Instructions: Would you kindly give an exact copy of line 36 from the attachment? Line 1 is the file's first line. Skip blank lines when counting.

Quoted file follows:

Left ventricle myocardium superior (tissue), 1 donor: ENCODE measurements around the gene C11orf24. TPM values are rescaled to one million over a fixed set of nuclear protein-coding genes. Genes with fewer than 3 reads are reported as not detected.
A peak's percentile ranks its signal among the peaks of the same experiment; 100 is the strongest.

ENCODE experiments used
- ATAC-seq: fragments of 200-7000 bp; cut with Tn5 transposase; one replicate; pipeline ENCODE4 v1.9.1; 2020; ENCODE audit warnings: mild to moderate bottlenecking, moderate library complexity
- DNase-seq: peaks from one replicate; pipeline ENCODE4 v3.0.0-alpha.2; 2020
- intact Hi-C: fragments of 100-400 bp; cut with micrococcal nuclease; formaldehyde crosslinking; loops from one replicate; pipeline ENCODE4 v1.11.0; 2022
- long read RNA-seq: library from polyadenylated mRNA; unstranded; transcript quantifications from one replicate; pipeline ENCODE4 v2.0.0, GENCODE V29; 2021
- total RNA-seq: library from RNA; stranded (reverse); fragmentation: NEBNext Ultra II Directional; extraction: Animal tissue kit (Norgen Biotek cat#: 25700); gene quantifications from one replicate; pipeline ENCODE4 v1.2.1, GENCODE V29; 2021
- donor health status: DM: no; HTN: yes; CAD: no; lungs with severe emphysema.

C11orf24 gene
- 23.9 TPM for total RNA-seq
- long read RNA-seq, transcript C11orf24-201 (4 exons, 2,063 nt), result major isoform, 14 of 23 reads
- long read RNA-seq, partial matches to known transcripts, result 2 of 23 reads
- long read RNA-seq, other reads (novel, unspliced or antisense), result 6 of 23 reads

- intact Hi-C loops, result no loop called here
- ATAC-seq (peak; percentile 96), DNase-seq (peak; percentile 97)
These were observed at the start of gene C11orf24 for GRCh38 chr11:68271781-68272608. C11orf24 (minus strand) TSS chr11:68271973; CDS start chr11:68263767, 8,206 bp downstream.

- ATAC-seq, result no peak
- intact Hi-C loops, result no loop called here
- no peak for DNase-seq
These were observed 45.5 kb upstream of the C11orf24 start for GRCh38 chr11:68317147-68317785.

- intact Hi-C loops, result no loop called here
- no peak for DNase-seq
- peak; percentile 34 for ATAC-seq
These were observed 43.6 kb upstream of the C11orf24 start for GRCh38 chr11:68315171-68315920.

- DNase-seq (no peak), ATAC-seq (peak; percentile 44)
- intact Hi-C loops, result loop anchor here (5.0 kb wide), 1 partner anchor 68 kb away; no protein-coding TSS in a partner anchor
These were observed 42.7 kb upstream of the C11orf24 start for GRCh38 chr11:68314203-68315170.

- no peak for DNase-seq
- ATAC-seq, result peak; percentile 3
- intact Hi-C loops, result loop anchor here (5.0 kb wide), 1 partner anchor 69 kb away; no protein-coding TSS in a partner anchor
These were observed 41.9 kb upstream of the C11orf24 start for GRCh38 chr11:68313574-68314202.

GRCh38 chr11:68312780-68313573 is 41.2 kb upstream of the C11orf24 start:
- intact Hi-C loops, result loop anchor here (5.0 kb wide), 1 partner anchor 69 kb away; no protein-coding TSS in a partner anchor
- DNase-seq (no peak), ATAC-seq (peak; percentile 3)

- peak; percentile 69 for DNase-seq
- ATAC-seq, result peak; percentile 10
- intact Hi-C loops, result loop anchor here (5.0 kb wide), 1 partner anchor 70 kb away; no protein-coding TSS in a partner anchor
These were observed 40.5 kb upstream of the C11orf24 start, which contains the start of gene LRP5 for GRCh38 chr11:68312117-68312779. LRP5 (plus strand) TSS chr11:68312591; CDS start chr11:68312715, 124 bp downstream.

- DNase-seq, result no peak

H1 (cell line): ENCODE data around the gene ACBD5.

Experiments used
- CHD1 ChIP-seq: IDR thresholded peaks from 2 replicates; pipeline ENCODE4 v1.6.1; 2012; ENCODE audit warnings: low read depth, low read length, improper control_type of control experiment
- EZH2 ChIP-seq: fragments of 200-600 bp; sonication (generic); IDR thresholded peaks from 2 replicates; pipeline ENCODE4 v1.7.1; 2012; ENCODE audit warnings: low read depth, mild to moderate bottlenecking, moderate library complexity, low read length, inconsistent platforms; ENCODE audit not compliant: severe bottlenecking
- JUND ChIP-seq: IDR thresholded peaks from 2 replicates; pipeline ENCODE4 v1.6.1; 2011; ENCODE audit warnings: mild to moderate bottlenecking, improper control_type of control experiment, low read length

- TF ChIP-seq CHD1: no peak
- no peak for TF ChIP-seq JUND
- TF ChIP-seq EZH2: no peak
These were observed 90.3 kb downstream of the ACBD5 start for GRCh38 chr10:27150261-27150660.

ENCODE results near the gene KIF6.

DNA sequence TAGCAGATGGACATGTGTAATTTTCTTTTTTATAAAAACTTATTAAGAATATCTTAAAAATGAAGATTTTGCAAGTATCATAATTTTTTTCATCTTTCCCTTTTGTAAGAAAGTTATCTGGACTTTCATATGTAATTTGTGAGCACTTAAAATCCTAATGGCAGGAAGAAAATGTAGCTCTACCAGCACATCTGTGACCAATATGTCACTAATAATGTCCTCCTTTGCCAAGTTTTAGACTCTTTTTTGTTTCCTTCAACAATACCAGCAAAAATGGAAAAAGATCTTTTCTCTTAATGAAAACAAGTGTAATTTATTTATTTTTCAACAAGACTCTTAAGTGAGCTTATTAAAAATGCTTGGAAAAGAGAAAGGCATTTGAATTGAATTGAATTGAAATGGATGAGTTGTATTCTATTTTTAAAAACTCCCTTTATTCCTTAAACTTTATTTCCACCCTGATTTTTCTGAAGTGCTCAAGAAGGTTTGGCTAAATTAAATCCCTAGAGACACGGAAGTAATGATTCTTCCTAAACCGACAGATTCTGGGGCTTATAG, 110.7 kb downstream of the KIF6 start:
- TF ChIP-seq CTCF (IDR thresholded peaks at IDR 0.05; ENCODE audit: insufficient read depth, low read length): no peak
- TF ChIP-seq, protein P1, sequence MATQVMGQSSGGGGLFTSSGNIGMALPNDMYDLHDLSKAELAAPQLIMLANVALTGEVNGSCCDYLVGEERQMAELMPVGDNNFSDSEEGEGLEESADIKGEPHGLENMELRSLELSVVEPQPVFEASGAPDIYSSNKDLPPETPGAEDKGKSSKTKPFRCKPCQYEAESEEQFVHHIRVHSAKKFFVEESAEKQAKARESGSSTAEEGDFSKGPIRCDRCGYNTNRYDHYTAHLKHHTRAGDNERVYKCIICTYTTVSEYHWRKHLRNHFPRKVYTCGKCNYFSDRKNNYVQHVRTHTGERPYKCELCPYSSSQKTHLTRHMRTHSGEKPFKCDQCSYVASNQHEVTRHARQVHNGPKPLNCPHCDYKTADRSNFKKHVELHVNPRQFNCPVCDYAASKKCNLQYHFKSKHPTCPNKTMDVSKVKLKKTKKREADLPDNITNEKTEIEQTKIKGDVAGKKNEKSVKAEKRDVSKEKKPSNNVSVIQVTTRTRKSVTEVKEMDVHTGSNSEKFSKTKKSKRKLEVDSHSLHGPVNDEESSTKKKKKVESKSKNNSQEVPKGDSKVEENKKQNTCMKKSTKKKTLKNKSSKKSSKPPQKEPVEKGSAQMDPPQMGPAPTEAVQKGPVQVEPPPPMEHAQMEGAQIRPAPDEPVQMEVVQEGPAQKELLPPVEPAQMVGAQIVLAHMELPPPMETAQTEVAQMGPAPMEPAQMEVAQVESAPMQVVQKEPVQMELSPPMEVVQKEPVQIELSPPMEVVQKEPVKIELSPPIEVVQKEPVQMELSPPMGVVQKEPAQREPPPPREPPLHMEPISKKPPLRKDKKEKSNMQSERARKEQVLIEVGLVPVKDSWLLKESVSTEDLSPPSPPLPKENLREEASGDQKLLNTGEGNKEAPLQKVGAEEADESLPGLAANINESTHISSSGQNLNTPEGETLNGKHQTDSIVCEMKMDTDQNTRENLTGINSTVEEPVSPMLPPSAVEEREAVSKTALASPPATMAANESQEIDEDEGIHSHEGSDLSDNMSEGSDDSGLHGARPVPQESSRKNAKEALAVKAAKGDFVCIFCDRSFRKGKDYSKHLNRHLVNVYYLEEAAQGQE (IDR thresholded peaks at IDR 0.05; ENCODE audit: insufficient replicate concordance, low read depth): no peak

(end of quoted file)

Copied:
- peak; percentile 69 for DNase-seq